But for most of our pets, weight gain is due to excessive consumption of food -- simply too many calories! Please don't feed your dog food every time you go to the refrigerator. Did you know feeding a 20 lb dog one ounce of cheese is the caloric equivalent to you eating two and a half hamburgers? Did you know that feeding a 10-lb cat two potato chips is the caloric equivalent of you eating one hamburger? Watch your child's high chair activity -- they drop a tremendous amount of food. For every child born into a pet household, I anticipate at least a 5-to-10 percent weight gain for the dog during that child's first two years of life. If you're trying to cut down your caloric intake by not eating your pizza's crust, don't give it to the dog. If you want to encourage a positive bond with your pet, get off the couch and take your dog for a walk or play laser tag with your cat. It's good for both of you! If you want to reward your pet for good behavior, don't just give treats. Throw a ball or give him or her a hug!
For cats, please don't feed them every time they cry for food. Don't leave out high calorie dry food for them to graze on throughout the day. Put their dry food in a "food dispensing ball" and let them play with it to get their food and exercise. Hide their food around the house for them to search and find it. Cats fed high carbohydrate diets will eat more food than cats fed high protein rich diets. So feed your cat a diet that is greater than 50 percent protein and less than 10 percent carbohydrates on a dry matter basis to encourage a svelte figure.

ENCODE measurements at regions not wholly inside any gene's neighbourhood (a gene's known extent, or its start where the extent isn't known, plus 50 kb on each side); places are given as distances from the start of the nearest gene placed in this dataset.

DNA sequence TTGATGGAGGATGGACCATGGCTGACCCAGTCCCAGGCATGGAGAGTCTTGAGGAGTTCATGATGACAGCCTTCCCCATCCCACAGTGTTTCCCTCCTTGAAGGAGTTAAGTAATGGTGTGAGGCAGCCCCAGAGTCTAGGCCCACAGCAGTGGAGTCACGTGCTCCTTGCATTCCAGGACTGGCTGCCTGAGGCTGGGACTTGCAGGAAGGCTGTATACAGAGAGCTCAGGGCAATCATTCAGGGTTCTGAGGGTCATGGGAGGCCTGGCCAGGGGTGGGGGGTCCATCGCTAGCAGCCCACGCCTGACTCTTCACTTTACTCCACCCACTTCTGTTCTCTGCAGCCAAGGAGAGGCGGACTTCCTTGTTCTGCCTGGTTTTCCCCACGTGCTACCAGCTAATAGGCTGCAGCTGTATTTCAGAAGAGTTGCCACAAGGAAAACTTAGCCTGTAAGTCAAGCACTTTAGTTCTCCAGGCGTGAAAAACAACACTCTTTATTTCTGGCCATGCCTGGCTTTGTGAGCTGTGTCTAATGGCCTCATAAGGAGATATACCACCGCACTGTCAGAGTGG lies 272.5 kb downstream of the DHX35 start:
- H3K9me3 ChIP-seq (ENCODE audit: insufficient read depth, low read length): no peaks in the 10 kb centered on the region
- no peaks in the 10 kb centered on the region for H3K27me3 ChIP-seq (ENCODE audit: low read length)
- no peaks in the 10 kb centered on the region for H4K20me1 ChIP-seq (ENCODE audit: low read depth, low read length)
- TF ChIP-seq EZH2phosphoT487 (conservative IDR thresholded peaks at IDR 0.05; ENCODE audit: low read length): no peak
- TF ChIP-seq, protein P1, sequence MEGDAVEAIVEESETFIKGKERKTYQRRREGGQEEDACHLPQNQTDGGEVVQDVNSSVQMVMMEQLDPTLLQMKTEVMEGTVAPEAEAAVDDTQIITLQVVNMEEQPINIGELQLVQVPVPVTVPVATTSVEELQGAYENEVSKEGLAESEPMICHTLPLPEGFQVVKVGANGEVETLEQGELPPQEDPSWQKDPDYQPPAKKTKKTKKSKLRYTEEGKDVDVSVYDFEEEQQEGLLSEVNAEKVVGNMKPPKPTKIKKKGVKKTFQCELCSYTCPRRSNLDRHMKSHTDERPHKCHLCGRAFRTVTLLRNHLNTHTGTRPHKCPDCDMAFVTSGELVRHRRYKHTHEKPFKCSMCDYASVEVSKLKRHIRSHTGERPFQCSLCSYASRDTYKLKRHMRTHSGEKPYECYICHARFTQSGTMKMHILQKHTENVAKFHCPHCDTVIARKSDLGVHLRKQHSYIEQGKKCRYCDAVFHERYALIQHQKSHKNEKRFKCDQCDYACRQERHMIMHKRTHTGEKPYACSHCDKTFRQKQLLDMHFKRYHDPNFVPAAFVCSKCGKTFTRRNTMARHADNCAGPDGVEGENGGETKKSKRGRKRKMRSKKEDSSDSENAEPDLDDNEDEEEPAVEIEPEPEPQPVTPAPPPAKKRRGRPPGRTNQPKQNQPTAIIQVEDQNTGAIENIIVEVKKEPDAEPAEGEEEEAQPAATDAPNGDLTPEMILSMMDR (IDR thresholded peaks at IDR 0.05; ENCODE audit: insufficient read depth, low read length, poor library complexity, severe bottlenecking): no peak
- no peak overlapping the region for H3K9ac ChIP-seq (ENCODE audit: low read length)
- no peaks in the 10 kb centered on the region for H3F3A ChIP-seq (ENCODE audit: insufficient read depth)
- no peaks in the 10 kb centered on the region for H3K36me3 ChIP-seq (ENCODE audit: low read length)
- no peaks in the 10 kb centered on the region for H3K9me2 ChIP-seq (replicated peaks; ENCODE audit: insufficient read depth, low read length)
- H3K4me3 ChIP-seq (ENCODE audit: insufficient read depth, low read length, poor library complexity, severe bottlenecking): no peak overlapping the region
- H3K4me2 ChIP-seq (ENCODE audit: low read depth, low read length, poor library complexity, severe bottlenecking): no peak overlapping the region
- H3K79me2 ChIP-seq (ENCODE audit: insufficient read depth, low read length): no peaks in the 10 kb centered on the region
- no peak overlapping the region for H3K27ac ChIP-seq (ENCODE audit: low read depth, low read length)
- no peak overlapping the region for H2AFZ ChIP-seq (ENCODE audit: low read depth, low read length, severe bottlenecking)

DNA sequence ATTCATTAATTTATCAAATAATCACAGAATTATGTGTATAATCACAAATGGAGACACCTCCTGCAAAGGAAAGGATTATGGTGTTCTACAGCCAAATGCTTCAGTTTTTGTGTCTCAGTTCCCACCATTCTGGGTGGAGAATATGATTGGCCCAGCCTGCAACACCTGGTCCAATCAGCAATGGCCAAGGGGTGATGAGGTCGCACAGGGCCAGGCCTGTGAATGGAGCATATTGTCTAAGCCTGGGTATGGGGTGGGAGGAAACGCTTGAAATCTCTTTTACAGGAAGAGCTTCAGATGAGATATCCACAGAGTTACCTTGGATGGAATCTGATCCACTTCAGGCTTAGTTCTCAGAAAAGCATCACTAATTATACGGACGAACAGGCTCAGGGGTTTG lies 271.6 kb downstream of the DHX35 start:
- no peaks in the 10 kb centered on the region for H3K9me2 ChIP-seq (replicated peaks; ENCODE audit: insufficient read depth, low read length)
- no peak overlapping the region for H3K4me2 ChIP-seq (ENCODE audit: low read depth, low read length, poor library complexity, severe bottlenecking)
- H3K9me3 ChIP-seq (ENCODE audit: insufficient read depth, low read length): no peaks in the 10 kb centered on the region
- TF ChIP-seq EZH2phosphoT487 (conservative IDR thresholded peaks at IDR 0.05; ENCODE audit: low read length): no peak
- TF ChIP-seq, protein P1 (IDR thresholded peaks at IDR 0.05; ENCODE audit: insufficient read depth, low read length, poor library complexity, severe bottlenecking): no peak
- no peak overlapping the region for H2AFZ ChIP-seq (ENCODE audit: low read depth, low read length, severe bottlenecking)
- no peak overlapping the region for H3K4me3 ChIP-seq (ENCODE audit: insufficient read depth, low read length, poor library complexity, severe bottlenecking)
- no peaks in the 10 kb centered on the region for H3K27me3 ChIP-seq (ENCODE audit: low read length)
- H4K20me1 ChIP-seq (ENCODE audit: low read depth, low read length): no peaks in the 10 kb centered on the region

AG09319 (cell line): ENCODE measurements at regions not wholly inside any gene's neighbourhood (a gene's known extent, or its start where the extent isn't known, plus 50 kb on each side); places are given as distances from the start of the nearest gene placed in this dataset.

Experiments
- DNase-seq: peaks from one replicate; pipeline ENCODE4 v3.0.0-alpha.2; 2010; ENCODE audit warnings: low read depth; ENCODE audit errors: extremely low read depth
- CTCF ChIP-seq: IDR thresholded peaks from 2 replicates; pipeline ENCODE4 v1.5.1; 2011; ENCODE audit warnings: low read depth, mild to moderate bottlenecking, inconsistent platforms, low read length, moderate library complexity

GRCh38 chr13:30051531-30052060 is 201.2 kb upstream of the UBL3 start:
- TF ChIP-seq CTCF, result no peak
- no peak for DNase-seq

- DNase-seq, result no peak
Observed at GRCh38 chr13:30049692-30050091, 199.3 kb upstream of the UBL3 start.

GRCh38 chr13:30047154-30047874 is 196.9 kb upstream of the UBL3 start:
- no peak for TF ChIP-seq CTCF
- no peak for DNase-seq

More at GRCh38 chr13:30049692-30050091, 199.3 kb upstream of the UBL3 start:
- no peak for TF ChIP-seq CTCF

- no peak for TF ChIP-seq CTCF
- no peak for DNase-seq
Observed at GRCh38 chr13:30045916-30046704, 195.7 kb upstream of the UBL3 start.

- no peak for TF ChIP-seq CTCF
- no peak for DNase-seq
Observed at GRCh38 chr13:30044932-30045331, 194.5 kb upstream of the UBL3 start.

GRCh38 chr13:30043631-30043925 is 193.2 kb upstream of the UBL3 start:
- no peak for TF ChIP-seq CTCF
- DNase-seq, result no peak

Remember obesity is a disease, but it is our decision whether we want to maintain or cure it. Everyone knows that obesity is unhealthy and will shorten the quality of your pet's life but not everyone knows how to feed and exercise his or her pet properly. Go right now to my website and find out how many calories you need to feed your pet today to maintain a good body condition. Don't hesitate to ask your veterinarian what your pet's ideal weight should be, the name of a good weight reducing diet and an appropriate exercise routine. Don't encourage or contribute to your pet's obesity. Be a smart pet owner -- make the right decision to exercise and feed your pet appropriately!
Finally this week, our adoptable dog is Ginger, a two year old Basset Hound/Pit Bull/Terrier mix. Ginger is a total sweetheart, but she didn't have the greatest start in life. When ALIVE Rescue took her in, she had cigarette burns on her body and was very fearful. She adores people, but she doesn't like loud noises like screaming and yelling. Her foster home has other dogs, including an elderly Teacup Chihuahua and cats, and she loves them all. She is housebroken and has no food aggression. She loves to go for walks and would love someone to play with her and make her feel loved. Mostly she just wants to hang out and be petted or cuddle with kids or other pets. She would make a great dog for someone looking for a couch potato friend or an easy first dog. For more information, visit www.aliverescue.org.